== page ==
Following my birth, on June 3, 1993, Grandma took a moral obligation to adopt me with hopes of creating a cutting edge lane for the betterment of my future. She quit her job working at Signet Bank, and received her license to become a day care provider: all a part of her master plan to raise a young Black man in one of America’s deadliest cities. Grandma isn’t and never has been one of those holy or spiritual people; however, her heart is auriferous.

She put me in a private Catholic elementary school because she believed that private institutions were “better” than city schools. I never understood the whole religion thing while in school. Mass before class every Wednesday. It felt like a funeral. Annoying hymns and songs that I couldn’t comprehend. Every Mass service, I scratched my head and wondered why Catholics drank out of the same gold cup during communion. I wasn’t entitled to drink because I was not a part of the Catholic faith. It honestly was a blessing because I thought it was weird for all of those strangers to drink out of the same cup. I thought it was disgusting.

Every day after school, Grandma made sure that I came home and sat at the dining room table and completed all of my homework before I got involved in any other activities. At bedtime, she read me books, many that were written by Dr. Seuss. My favorite was Are You My Mother? which is a story about a mother abandoning her unhatched egg. While the mother was gone, the egg hatched, and the baby bird did not understand why his mother left him. He started searching for his mother and the bird lost its ability to fly. I read this book with Grandma for a great deal of days. Every time I read it, I felt like the abandoned bird in the book. Wondering why Mother left me. Searching for her existence and love. In the process, I began to lose my ability to fly, which plunged me into the arcane pit of the streets. I don’t think that Grandma knew the importance of reading, but she knew that reading to your child was the “right thing to do.” Despite all of this reading I did as a child, I didn’t fully understand the importance of reading until several years later, my freshman year at Virginia State University.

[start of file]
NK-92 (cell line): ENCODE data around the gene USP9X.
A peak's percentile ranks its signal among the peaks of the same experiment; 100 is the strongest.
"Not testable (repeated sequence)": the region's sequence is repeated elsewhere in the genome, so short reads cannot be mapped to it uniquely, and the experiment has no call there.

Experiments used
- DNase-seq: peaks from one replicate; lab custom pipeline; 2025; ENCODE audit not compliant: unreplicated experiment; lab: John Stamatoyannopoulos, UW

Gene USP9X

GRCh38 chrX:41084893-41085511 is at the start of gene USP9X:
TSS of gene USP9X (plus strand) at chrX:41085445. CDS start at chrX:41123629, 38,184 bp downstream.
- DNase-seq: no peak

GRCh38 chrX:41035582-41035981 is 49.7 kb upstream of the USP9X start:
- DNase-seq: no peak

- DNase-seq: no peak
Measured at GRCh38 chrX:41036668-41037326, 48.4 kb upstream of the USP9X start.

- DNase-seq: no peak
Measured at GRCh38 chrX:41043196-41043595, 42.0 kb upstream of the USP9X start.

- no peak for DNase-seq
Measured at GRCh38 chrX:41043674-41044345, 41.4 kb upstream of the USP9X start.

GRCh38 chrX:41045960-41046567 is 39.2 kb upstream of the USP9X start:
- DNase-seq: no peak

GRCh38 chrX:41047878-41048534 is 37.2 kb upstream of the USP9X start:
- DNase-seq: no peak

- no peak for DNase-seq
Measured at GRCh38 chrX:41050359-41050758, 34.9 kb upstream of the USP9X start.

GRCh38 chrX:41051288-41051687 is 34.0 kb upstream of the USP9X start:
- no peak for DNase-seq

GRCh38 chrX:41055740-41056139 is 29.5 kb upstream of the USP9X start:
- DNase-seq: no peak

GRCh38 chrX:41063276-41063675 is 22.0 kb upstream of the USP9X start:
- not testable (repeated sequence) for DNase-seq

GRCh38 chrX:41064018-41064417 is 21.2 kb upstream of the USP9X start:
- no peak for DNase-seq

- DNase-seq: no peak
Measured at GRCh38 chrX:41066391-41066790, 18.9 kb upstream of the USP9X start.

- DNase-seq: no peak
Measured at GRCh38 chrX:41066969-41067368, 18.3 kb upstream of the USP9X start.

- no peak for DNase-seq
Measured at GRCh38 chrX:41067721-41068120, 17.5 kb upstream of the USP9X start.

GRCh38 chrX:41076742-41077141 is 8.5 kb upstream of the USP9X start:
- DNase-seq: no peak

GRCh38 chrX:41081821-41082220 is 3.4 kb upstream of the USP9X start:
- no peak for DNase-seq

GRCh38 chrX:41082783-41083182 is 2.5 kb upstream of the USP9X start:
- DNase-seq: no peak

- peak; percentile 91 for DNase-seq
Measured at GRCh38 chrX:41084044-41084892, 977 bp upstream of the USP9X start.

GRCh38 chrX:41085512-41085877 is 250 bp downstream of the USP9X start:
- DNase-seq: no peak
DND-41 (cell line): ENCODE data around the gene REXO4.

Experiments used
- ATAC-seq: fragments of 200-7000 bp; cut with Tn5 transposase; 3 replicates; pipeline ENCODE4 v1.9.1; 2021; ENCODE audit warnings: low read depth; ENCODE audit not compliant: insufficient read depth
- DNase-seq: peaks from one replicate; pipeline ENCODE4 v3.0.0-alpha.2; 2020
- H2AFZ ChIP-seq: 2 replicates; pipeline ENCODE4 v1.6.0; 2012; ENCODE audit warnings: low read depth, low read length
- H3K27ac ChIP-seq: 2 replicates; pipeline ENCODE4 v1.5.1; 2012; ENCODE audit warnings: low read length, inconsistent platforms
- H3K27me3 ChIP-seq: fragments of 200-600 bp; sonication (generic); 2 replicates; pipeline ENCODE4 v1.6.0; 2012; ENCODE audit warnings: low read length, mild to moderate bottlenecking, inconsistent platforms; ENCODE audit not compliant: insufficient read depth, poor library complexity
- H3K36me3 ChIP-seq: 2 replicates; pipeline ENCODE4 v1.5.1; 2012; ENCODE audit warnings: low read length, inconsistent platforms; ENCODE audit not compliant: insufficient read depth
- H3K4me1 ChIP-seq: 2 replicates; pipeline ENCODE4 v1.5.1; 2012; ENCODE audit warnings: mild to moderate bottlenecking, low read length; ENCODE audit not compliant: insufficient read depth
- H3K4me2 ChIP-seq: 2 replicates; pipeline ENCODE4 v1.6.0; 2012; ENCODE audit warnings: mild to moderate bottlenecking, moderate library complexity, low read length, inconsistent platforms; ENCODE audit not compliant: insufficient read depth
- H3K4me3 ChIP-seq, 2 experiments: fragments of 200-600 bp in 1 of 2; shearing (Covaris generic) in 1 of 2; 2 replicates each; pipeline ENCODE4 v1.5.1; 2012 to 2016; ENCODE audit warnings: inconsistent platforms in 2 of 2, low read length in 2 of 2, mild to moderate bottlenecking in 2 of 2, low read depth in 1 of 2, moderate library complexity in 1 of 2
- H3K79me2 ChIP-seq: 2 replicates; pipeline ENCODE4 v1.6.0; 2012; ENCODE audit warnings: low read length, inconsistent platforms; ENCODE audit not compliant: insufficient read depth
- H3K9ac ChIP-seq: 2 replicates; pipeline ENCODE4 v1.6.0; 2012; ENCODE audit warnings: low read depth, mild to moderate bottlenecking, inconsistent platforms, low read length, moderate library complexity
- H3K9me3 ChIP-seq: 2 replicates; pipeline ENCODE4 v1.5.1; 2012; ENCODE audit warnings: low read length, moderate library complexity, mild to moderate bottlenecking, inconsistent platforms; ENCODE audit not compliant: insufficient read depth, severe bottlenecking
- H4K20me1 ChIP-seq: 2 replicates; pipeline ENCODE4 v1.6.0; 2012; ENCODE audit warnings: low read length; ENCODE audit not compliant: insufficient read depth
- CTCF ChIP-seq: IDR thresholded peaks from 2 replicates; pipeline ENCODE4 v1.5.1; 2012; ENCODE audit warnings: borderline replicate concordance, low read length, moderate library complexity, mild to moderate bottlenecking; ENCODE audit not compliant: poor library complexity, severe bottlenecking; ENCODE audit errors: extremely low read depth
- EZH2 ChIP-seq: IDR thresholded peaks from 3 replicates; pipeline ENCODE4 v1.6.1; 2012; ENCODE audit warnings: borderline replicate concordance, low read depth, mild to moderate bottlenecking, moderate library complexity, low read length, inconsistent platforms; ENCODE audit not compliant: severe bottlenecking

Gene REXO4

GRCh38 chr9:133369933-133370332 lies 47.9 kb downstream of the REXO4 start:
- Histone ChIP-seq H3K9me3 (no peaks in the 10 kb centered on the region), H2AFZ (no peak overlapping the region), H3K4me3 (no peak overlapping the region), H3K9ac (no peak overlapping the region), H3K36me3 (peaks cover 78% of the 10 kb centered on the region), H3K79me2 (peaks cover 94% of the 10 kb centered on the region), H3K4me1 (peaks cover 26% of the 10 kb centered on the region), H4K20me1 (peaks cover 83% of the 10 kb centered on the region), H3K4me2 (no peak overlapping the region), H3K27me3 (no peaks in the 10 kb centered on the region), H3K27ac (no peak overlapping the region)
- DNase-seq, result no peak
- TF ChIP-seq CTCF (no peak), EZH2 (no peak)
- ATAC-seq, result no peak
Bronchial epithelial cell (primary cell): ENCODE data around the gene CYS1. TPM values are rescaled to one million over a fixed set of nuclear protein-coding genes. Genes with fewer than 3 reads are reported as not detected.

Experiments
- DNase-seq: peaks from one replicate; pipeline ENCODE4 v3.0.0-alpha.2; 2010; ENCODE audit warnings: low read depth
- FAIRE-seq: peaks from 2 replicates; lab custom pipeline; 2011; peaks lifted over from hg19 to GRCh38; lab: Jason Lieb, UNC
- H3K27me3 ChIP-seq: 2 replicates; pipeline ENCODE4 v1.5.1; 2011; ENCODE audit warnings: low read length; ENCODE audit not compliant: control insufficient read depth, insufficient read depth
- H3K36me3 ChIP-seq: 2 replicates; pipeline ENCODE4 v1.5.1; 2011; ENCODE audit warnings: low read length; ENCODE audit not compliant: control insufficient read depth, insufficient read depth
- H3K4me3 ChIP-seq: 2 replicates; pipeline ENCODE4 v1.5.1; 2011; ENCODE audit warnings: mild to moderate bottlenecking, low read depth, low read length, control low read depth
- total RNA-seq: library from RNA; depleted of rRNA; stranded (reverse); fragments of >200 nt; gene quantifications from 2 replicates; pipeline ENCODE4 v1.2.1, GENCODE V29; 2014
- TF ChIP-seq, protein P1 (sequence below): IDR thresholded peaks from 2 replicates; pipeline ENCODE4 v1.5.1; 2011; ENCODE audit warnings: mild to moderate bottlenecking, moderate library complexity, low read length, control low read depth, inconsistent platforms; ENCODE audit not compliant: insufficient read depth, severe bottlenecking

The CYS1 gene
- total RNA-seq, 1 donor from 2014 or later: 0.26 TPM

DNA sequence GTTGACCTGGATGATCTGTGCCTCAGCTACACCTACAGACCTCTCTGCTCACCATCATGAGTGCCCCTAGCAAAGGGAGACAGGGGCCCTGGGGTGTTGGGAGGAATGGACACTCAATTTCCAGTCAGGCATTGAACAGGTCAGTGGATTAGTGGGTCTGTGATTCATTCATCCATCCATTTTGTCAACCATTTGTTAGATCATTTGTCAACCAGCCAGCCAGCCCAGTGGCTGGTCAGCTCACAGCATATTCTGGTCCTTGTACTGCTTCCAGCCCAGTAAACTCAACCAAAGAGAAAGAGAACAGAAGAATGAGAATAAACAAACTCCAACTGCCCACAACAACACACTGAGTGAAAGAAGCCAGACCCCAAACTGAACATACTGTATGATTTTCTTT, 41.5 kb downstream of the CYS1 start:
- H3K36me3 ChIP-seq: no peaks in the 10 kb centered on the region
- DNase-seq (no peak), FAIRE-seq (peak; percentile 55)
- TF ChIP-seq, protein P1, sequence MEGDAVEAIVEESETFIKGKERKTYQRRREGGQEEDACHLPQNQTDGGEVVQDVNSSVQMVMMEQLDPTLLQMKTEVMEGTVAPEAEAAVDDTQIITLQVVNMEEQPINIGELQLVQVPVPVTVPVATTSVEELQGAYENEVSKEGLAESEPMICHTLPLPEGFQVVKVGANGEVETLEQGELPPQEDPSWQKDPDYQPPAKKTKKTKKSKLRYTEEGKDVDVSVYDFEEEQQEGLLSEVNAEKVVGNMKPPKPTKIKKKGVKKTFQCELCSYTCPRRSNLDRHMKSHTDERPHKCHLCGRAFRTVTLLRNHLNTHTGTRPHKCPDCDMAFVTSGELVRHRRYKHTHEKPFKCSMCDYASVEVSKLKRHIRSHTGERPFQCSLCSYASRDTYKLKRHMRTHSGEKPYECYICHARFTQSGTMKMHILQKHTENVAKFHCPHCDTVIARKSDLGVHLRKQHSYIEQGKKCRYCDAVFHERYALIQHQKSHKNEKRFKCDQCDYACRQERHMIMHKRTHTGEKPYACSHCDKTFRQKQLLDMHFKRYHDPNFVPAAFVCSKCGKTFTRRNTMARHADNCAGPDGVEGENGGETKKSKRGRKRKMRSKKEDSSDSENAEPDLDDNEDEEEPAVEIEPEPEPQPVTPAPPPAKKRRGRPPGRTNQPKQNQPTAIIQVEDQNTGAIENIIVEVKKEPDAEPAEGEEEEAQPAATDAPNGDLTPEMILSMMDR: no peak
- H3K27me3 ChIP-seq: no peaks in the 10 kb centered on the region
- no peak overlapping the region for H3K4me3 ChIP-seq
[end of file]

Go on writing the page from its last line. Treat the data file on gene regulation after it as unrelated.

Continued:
Grandma always taught me how I should treat women. “I don’t care what a woman does. You never put your hand on one. You get anotha female to whip her ass if you have to. But keep your damn hands to yourself,” she would always tell me. I remember in the fourth grade, a girl told the teacher that I hit her, when in all actuality, I didn’t; I blocked her from hitting me and she hurt herself. My teacher reported that incident to Grandma, and I got an ass whipping for seven days straight.

Another thing, Grandma always preached about how bad homosexuality was. “You know it’s a lot of faggots out there in the world now. If you ever feel like you wanna play with a dick you better play with your own.” Being gay seemed as if it was a disease and Grandma wasn’t the only person who felt this way. I never fully understood Grandma’s anger towards “faggots” because she had a friend who was a “faggot.” His name was Mr. Ron. He’d come around from time to time and drink canned Budweisers with Grandma and they would get pissy drunk while gossiping and having “girl talk.” I never said a word about it though. Even though I wanted to say, “Hey, Grandma! Why you tell me not to be a faggot when Mr. Ron is a faggot?” But I didn’t say anything because I know she probably would’ve kicked me in my damn mouth.

Aunt Sharice was the same way: confused about whether she hated “faggots” or not because she too had a friend, Mr. Charlie, who was one. Mr. Charlie and Mr. Ron both popped their chewing gum like uzis, shook their bodies like engines as they strutted like runway models, and talked with expansive lisps, their tongues hanging out of their mouths how winos hang outside of bars.

There was one specific church visit that made me question my aunt views on “faggots.”